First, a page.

Quotes: David Brooks on Learning

In light of the upcoming release of David Brooks‘s new book The Social Animal I asked Mr. Brooks in the New Yorker live chat his opinion concerning school education. And if intelligence should be measured in a different way. His answer:

they need to realize that intelligence is a very small part of human flourishing. Social awareness is another part, and this does not correlate with intelligence. Mental virtue is another part: are you able to calibrate the strength of your opinions to the strength of the evidence; are you able to doubt yourself.

Schools need to spend more time building the emotional relationship between the teacher the pupils. They also need to understand the relationship between reach and reciprocity.

There is a natural rhythm to learning. there have to be phases when you laboriously master the facts of a field. These have to be lodged in the brain, so they can restructure the way people see the world. (Economists learn to think like economists). But then there have to be periods of riotous free play when two different worldviews clash inside the cranium–when economic crashes into literature for example–like two galaxies crashing into each other.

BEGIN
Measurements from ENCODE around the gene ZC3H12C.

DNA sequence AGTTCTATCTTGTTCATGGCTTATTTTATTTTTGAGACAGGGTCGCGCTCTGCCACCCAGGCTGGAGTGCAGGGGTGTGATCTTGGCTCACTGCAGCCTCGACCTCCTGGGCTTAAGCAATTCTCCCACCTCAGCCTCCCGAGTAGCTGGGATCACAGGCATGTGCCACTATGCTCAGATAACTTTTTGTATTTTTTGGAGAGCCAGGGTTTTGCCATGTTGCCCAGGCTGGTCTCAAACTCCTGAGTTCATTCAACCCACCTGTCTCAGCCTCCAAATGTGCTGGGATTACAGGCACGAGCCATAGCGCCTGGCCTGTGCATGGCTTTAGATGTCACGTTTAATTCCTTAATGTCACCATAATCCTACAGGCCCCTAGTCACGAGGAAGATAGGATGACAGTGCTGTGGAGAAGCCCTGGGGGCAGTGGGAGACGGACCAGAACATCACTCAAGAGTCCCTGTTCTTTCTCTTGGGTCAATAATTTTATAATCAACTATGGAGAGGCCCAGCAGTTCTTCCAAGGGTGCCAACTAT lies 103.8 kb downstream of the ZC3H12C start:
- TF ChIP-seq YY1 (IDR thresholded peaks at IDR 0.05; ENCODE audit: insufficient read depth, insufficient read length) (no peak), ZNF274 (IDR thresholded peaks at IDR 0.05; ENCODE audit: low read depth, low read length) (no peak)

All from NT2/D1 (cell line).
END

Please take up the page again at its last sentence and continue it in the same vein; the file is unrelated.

Creativity comes when two mind-spaces meld. And the creativity burbles up unconsciously and then emerges with the force, how shall I put this, or an orgasm.

There’s a fine book called “On Certainty” about this process when unconscious processes finally produce that feeling we get when a bright idea explodes into consciousness.


I think the book that he means should be On Being Certain from Robert Burton. Or could he really have meant Wittgenstein‘s On Certainty?….By the way check out his latest article in the New Yorker, it’s phenomenal.

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